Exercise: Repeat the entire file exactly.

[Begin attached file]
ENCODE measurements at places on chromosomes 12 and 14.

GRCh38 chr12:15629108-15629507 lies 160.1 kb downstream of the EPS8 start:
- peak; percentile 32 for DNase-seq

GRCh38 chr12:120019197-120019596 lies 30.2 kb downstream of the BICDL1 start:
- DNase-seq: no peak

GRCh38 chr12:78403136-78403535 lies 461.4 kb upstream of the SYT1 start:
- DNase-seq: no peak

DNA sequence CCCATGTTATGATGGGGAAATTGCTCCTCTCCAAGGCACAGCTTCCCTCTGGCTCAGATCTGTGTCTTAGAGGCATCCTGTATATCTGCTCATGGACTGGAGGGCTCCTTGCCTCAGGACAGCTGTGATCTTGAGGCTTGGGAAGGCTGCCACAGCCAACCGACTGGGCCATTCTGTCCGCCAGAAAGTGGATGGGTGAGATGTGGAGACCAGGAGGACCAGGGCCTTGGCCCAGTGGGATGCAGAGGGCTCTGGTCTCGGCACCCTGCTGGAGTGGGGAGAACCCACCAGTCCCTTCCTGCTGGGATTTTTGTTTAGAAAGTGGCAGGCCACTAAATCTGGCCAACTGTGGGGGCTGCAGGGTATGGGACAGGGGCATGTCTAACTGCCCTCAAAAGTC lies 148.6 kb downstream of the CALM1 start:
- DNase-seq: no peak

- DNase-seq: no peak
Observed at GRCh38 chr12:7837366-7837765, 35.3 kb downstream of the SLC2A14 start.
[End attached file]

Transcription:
ENCODE measurements at places on chromosomes 12 and 14.

GRCh38 chr12:15629108-15629507 lies 160.1 kb downstream of the EPS8 start:
- peak; percentile 32 for DNase-seq

GRCh38 chr12:120019197-120019596 lies 30.2 kb downstream of the BICDL1 start:
- DNase-seq: no peak

GRCh38 chr12:78403136-78403535 lies 461.4 kb upstream of the SYT1 start:
- DNase-seq: no peak

DNA sequence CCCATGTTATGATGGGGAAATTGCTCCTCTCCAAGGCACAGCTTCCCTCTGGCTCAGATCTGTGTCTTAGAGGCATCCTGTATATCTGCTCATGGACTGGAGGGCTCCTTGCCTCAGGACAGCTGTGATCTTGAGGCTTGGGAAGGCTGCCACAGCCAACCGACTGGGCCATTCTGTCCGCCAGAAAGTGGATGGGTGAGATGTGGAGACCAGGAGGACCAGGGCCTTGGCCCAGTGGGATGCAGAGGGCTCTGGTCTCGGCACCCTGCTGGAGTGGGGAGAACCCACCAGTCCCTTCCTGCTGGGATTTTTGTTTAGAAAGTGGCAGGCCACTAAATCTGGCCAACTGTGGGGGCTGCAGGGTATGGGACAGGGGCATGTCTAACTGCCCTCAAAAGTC lies 148.6 kb downstream of the CALM1 start:
- DNase-seq: no peak

- DNase-seq: no peak
Observed at GRCh38 chr12:7837366-7837765, 35.3 kb downstream of the SLC2A14 start.